Lately there has been a lot of nonsense (as I see it, ho ho) going around about the GPL. Perhaps it's just that the people who dislike it are becoming more outspoken, but many people are saying that they have recently come to believe that the GPL must necessarily spell the end of all software companies, the loss of zillions of jobs, and so on and so forth. I believe this is all a lot of hooey. The following material is (currently) the culmination of a long and involved thread on the subject on Google+; I will spare you a link as this is probably the most cogent contribution I made to the conversation anyway. Content after the break.
The problems with software are artifacts of other problems in our societies that people talk about all the time; laws like those pertaining to copyright and patents, and "base" elements of human nature like selfishness and greed. That doesn't mean that we shouldn't try to improve problems with software while we also try to improve other aspects of the world. Some people are simply best at addressing these issues.
It has been shown time and again that the GPL is an effective means of providing a corporation the interest to release the code. I am still having a very difficult time imagining how someone can be offended by someone placing terms on a piece of code which they are giving away (or, if you prefer, licensing) which grant you rights otherwise denied you by law by default. You complain of not having the right to distribute that code without also distributing the source code, but by default, you have no rights to reuse OR redistribute that code at all. The GPL does not take away rights; it grants them.
If you are comparing to the BSD, MIT, Artistic, CC-by-SA, or a similar license, you could make the false argument that the GPL is depriving you of rights, but in truth that is a false dichotomy. The author who chooses the GPL might well choose not to share the code at all if not for the provision that downstream distributors must likewise contribute back to the end user. Indeed, users who are developers have a choice between a BSD operating system under a BSD license, and (among others) Linux under the GPL, and the majority have chosen the GPL. Likewise, the developer who chooses to incorporate GPL-licensed code into their project does so based on the assumption that it is a winning value proposition; they have the choice to replace the code with some of their own devising before they ship, or distributing the code to end users. Or they can do what people did before any kind of [F]OSS had become trivial to locate or even readily available, and pay someone for some code.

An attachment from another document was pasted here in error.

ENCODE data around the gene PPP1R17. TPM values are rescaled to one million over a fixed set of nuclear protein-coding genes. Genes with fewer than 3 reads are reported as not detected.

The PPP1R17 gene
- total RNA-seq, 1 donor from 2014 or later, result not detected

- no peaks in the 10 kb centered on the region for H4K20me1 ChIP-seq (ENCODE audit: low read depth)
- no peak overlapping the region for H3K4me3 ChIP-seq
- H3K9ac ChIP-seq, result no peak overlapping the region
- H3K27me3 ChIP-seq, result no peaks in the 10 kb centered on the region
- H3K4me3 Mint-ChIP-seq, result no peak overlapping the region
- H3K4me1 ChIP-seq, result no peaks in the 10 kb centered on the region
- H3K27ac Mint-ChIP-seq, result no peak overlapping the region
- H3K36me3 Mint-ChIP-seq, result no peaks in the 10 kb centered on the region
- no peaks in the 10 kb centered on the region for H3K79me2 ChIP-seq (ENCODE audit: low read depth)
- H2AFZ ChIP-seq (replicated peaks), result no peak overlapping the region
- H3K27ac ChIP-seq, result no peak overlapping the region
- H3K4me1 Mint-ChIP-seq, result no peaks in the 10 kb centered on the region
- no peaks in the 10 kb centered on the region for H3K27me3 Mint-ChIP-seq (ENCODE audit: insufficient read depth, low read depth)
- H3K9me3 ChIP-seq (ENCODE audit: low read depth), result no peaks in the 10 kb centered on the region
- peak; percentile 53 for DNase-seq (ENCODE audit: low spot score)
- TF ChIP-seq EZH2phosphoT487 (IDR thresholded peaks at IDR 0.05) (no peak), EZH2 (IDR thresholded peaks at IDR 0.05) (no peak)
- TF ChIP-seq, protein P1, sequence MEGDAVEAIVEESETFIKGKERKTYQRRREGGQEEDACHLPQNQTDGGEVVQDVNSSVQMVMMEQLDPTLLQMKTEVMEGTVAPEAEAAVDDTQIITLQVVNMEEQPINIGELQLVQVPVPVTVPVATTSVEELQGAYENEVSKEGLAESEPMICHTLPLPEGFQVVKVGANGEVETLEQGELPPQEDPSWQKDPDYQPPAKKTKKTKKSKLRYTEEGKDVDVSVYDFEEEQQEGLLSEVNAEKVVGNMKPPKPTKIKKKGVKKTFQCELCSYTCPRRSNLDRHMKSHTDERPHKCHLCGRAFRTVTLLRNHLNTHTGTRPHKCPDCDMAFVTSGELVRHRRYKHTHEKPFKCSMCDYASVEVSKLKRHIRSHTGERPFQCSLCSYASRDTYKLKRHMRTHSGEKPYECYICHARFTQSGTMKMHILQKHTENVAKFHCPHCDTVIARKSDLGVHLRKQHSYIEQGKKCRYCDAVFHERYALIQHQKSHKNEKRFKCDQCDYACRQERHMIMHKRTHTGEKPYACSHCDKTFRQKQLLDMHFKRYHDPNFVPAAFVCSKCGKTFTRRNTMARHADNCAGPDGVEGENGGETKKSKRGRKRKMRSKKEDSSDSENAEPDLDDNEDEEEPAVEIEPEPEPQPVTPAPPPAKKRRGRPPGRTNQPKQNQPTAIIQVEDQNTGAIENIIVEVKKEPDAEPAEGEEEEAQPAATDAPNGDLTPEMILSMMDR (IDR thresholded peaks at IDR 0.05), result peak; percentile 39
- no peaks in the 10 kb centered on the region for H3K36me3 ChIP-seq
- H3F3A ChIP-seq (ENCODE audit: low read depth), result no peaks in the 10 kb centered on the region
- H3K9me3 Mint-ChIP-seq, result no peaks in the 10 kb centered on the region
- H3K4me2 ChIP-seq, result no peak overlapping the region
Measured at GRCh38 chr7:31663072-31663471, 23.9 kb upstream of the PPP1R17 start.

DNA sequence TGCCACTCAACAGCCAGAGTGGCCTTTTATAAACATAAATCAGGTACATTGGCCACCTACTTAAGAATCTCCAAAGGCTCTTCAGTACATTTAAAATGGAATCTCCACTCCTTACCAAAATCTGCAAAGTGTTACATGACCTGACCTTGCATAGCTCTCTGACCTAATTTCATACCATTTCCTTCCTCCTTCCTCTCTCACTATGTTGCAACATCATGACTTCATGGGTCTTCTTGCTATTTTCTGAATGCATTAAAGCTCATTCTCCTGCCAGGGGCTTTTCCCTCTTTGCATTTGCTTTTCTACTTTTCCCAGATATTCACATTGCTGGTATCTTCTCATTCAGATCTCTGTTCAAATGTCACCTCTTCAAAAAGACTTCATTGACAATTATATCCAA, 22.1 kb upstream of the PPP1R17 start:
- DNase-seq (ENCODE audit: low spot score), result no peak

Given that the GPL only increases choice for the developer and for the user who chooses products whose code is covered by such a license, and does not eliminate any existing options or opportunities, I would love it if someone could please explain how it will bring about the demise of existing business models. It may bring about the demise of certain specific businesses, but many businesses are inefficient or indeed a net drag on the industry and they should be permitted to cease to exist. The notion that corporations should exist forever is a modern one, and it is not really working out that well.